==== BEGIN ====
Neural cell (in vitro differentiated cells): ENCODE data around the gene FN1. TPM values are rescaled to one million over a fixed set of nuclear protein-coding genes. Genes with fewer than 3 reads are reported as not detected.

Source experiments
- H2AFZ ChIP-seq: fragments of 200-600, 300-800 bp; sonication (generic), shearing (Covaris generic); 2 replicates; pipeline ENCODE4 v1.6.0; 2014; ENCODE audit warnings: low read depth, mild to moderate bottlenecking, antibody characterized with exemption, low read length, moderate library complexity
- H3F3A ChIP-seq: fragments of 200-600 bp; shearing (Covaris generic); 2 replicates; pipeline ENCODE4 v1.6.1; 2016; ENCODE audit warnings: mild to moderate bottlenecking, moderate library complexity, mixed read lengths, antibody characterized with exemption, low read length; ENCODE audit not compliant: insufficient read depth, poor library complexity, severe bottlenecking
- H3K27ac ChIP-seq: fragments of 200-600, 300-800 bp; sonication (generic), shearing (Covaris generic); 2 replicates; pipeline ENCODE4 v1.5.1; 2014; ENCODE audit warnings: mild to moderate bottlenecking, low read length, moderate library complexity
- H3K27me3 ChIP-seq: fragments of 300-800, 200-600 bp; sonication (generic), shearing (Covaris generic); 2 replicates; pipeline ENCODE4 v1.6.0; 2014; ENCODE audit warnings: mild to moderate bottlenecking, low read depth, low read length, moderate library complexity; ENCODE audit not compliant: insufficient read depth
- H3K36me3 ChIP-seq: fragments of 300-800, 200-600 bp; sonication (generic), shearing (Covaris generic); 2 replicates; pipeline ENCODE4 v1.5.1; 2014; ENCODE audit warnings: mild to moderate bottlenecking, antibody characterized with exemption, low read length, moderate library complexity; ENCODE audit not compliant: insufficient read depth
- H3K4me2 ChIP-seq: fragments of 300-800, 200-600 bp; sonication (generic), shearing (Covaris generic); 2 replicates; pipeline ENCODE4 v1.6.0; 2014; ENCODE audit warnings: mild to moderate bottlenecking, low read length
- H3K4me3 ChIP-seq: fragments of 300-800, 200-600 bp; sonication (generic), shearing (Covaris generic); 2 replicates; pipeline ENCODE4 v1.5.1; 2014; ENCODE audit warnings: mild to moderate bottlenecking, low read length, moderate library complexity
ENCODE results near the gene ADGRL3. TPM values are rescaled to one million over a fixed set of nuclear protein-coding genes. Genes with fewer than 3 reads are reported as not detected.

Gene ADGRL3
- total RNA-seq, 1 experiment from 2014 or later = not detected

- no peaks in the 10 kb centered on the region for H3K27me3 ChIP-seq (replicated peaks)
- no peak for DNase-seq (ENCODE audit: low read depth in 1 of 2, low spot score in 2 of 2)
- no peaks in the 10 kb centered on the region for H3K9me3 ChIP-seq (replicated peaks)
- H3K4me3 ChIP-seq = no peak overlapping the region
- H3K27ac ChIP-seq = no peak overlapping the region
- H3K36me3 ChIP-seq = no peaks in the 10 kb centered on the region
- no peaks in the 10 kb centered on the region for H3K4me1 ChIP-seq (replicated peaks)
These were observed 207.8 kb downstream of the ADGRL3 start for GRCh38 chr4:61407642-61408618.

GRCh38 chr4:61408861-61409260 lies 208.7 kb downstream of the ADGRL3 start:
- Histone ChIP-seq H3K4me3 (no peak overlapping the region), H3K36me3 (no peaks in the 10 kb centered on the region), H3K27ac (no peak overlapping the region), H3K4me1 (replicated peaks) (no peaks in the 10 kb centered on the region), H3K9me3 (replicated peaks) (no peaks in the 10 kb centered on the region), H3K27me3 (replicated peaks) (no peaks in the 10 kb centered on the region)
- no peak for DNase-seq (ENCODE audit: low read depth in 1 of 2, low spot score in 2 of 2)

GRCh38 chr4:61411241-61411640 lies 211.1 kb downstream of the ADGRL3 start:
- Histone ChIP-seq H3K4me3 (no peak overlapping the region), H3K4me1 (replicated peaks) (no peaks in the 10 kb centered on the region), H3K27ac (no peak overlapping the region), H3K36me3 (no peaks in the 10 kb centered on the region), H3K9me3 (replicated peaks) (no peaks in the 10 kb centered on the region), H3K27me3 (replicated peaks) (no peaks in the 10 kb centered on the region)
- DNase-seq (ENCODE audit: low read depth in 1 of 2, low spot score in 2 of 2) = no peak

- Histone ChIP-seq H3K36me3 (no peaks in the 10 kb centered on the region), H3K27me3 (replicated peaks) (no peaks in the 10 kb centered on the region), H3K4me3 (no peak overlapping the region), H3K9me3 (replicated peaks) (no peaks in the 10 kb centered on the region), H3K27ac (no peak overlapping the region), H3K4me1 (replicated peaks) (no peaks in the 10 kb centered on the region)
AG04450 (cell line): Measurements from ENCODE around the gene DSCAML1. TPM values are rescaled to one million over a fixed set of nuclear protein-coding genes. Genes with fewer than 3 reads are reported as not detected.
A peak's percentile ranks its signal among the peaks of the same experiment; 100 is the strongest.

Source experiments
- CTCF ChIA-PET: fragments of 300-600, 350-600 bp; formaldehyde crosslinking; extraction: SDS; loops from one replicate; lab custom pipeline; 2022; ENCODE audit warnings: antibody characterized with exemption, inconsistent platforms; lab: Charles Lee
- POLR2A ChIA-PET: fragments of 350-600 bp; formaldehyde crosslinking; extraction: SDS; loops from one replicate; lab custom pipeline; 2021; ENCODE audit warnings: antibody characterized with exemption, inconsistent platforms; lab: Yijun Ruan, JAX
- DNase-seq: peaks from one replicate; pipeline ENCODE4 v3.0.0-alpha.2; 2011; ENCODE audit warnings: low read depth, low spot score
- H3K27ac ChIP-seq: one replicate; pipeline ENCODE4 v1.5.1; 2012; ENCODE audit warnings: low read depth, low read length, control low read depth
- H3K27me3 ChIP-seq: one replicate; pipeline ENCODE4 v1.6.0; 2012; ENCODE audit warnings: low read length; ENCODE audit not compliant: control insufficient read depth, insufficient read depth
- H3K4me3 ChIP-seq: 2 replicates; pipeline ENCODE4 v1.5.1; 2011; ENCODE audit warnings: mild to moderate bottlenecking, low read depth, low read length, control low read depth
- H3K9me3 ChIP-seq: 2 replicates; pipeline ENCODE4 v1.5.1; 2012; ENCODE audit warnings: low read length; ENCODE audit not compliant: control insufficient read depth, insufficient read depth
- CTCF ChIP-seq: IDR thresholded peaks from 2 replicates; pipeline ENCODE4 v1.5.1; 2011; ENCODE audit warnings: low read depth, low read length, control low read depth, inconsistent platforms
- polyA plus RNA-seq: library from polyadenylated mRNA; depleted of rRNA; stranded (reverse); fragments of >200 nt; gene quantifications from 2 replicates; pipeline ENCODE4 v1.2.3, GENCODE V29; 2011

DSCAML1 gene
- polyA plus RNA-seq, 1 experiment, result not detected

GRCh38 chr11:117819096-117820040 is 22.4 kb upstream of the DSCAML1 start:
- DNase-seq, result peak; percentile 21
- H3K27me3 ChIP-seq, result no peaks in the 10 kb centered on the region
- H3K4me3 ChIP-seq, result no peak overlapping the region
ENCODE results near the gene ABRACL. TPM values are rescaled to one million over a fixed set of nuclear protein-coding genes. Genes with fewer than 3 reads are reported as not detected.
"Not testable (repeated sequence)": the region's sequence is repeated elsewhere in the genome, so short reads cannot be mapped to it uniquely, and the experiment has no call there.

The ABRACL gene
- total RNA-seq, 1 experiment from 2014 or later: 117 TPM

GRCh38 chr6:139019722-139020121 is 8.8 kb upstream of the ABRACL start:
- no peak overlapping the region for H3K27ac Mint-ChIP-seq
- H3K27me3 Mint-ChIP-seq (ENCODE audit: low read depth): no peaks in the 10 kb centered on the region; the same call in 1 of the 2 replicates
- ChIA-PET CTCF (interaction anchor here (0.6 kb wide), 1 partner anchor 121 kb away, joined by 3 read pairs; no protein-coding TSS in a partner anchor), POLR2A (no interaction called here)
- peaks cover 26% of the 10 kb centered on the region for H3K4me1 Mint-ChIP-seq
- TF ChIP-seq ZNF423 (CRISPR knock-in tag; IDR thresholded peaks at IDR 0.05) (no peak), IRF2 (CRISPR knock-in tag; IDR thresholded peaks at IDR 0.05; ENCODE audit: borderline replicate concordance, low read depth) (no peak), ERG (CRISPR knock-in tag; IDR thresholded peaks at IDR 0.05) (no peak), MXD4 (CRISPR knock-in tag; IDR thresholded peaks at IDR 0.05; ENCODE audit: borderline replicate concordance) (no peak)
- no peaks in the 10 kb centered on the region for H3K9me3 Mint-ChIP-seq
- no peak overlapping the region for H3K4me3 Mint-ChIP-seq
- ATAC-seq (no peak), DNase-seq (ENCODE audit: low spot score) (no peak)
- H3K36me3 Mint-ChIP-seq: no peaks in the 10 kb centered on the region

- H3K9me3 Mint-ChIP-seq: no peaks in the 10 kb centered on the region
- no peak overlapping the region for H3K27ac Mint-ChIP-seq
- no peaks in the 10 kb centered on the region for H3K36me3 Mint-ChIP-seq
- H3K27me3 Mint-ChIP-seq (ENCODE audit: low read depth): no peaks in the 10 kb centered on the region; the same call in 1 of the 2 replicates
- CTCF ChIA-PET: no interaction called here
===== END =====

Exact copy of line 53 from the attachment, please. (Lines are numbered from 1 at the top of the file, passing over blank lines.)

- ChIA-PET CTCF (interaction anchor here (0.6 kb wide), 1 partner anchor 121 kb away, joined by 3 read pairs; no protein-coding TSS in a partner anchor), POLR2A (no interaction called here)